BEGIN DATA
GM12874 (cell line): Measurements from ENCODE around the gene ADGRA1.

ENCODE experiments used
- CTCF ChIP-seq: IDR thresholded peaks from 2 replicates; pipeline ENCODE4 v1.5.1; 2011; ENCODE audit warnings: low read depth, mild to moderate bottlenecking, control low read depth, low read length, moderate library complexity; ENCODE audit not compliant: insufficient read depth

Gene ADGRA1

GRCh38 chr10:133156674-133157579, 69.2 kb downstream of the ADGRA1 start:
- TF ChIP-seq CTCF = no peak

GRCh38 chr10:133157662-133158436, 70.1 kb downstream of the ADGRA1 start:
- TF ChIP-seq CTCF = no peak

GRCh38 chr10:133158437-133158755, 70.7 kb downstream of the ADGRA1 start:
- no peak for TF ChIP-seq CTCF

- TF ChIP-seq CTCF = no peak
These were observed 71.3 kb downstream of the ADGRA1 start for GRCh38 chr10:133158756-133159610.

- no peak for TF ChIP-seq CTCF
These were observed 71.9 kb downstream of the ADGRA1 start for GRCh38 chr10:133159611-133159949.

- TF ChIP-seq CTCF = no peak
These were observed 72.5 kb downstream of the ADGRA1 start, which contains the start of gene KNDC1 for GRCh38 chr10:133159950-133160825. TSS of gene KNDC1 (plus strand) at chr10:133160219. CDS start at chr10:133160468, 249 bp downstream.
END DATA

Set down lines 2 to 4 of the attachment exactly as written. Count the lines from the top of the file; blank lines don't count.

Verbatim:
ENCODE experiments used
- CTCF ChIP-seq: IDR thresholded peaks from 2 replicates; pipeline ENCODE4 v1.5.1; 2011; ENCODE audit warnings: low read depth, mild to moderate bottlenecking, control low read depth, low read length, moderate library complexity; ENCODE audit not compliant: insufficient read depth

Gene ADGRA1